WASHINGTON Jan 25 The Pentagon's decision to
delay buying 124 Lockheed Martin Corp (LMT.N) F-35 fighters
until after fiscal year 2016 saved $6.9 billion over the coming
five years, a Defense Department spokesman said on Tuesday.
On Jan. 6, Defense Secretary Robert Gates overhauled the
Pentagon's largest weapons program for the second time in a
year, slowing a planned ramp-up in production and adding $4.6
billion to the program's development phase.
At the time, Gates said the move would result in net
savings of about $4 billion over the next five years -- after
subtracting the money needed to buy 41 additional Boeing Co
(BA.N) F/A-18 warplanes to offset slower F-35 production.
The Pentagon's biggest arms program, the new fighter is
being developed with eight international partner countries at a
total cost of $382 billion, but the program has run into
schedule delays and massive cost overruns in recent years.
Joe DellaVedova, the Pentagon's F-35 spokesman, provided
additional details, including the $6.9 billion savings figure
He said the $4.6 billion added to the development phase
would be used to improve the propulsion system of the Marine
Corps variant of the F-35, including the lift fan that gives it
short takeoff and vertical landing (STOVL) capability.
The system of doors used to operate the propulsion lift
system would also likely need a redesign to improve its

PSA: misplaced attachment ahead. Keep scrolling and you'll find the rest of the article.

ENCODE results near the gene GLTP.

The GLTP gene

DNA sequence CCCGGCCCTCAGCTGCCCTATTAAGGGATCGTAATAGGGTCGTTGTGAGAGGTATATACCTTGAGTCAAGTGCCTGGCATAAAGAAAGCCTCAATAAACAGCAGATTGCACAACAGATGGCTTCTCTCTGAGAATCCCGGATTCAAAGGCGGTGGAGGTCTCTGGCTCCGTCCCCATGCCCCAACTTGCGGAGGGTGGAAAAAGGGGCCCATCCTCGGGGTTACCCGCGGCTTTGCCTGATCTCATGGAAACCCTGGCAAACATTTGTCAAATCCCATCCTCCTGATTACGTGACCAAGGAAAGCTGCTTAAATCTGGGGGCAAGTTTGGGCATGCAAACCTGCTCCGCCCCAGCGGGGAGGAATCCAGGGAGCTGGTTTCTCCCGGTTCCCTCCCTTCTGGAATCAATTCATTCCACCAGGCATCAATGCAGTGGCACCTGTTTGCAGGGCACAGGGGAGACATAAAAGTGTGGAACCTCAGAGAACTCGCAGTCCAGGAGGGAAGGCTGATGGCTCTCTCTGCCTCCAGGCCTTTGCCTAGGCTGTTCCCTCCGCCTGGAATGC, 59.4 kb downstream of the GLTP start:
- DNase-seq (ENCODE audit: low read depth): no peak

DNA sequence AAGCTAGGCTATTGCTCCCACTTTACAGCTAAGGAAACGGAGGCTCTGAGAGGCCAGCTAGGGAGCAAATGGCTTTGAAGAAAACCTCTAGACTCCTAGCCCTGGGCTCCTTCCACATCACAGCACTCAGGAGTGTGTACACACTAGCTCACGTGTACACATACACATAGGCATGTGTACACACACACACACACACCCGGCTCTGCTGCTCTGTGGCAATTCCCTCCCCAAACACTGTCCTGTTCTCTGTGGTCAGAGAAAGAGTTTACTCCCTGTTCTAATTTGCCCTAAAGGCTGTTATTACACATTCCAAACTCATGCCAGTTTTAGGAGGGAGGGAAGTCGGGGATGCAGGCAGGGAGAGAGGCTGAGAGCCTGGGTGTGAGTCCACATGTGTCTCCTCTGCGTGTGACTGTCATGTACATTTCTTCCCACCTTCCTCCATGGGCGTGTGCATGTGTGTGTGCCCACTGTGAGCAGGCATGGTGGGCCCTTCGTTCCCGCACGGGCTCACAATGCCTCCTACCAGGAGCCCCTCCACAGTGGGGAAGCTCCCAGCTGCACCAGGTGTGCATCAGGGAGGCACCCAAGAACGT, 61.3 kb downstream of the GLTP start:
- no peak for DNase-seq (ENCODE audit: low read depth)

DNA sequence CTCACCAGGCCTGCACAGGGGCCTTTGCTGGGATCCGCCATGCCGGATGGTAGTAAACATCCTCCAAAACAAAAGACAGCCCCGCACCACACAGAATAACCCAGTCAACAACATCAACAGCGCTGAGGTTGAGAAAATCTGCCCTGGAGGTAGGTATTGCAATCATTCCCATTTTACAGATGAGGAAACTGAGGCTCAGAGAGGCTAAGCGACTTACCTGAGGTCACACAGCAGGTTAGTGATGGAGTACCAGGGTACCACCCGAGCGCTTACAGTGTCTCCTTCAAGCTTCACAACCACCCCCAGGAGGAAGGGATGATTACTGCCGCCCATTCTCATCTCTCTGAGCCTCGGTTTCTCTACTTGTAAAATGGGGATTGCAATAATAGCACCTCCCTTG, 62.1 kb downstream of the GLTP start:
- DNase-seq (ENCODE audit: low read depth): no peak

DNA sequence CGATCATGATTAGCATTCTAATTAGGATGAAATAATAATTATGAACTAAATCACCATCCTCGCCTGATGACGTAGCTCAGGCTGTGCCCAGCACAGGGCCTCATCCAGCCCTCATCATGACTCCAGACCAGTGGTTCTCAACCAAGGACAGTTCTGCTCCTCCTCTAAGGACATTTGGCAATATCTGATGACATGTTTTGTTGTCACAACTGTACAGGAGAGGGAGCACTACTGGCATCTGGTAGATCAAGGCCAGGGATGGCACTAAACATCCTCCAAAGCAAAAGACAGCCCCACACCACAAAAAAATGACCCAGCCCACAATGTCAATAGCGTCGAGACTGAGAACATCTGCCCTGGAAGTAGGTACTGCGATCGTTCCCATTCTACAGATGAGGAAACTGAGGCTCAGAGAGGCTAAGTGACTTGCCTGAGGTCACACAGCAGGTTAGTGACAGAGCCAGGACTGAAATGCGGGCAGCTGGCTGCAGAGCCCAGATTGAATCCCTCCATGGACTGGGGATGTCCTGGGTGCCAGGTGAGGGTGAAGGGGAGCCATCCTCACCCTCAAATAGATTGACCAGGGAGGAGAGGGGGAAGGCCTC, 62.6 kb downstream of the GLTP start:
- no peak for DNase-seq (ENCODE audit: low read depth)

durability, he said.
He said some of the money would also be used for training
and to upgrade the pilot-vehicle interface.
Some money had also been set aside to address "unknown
items that may be discovered in developmental flight test,"
DellaVedova said in an emailed statement answering questions.
He said those estimates would be refined as part of an
integrated baseline review to be conducted this fall.
The Pentagon estimated earlier this month that it would
cost $13.8 billion to finish the development phase of the F-35
fighter, on top of the $37 billion spent to date.
DellaVedova said development of the Air Force and Navy
versions of the F-35 would be extended by 10 months until the
first quarter of 2016, while 20 months would be added to the
development of the Marine Corps variant.
A detailed schedule laying out development and operational
testing would be available later this year, he said.
(Reporting by Andrea Shalal-Esa; Editing by Gary Hill)